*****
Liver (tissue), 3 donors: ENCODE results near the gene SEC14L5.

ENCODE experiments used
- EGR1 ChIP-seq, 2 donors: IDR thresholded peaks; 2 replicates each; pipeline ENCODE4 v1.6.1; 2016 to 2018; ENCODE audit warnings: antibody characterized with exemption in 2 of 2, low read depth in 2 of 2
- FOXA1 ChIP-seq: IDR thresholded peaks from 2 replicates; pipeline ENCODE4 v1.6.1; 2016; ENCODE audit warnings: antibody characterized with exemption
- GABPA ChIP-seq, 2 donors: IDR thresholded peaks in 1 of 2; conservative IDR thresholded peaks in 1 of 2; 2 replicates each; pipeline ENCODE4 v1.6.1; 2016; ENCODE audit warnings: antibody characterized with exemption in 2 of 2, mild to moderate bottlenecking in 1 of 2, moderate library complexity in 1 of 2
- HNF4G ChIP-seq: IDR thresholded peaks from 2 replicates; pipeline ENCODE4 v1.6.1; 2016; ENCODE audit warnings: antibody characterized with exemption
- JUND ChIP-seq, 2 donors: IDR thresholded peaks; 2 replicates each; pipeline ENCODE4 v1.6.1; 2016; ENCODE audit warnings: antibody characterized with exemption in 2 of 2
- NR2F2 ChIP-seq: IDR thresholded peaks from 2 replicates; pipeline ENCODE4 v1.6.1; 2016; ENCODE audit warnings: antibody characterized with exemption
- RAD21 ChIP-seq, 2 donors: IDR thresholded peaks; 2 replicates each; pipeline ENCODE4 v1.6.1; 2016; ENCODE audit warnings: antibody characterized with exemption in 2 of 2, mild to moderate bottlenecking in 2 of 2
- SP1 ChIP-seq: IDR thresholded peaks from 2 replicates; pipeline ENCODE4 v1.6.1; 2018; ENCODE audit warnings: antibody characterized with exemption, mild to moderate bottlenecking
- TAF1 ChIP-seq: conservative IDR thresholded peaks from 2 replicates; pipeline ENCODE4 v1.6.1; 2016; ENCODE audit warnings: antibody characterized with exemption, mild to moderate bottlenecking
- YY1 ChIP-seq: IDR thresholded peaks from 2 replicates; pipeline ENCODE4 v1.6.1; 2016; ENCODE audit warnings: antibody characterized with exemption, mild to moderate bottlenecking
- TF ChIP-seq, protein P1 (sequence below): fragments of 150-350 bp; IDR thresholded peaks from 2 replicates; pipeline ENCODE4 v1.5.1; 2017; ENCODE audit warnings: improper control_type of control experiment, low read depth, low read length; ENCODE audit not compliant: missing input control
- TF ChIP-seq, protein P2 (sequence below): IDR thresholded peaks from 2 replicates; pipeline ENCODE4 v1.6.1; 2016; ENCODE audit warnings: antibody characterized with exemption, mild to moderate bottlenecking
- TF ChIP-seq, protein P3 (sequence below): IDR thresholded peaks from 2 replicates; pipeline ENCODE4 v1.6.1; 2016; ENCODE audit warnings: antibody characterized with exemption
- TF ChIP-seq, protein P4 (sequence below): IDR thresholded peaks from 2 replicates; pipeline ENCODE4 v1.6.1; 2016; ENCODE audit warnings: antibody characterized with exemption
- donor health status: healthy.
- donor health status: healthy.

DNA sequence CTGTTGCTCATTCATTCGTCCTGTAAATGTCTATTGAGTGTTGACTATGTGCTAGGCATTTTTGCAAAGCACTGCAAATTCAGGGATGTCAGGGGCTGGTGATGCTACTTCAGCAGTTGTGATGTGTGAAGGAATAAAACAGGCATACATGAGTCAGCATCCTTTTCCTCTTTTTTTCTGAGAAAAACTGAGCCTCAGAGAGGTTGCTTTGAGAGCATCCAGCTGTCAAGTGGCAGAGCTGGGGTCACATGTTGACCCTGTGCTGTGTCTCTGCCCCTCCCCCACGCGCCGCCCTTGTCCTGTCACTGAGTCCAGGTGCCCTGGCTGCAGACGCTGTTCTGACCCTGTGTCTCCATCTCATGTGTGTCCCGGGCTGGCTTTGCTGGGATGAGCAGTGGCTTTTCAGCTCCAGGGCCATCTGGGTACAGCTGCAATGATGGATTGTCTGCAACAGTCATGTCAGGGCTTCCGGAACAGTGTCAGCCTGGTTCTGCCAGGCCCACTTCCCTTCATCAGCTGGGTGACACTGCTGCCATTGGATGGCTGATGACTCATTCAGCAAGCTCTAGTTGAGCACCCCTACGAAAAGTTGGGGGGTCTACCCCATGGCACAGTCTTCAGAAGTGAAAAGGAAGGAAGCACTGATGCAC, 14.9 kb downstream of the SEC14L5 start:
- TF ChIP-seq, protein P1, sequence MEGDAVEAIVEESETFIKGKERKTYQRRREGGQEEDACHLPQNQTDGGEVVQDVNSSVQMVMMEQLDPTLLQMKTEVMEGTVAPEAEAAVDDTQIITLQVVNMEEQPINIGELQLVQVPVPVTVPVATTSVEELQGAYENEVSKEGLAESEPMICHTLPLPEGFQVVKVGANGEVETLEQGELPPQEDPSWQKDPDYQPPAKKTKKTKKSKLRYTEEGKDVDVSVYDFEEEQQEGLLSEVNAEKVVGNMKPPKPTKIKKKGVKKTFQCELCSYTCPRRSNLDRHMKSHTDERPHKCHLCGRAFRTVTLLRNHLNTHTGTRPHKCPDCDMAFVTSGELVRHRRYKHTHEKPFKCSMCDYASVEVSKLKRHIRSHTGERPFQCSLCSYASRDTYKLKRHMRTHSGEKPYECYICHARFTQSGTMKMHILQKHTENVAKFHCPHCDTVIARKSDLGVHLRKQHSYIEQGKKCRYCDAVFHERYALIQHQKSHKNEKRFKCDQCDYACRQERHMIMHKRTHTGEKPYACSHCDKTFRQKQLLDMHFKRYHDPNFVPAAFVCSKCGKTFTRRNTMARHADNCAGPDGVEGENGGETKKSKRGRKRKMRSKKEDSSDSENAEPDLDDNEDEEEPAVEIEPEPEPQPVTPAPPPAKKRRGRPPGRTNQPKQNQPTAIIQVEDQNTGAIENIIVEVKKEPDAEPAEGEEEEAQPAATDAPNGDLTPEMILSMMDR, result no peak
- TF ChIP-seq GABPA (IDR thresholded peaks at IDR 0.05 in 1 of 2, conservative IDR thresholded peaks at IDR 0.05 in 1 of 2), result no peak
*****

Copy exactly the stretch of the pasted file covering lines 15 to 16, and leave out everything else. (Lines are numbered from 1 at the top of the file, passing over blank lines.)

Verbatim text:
- TF ChIP-seq, protein P3 (sequence below): IDR thresholded peaks from 2 replicates; pipeline ENCODE4 v1.6.1; 2016; ENCODE audit warnings: antibody characterized with exemption
- TF ChIP-seq, protein P4 (sequence below): IDR thresholded peaks from 2 replicates; pipeline ENCODE4 v1.6.1; 2016; ENCODE audit warnings: antibody characterized with exemption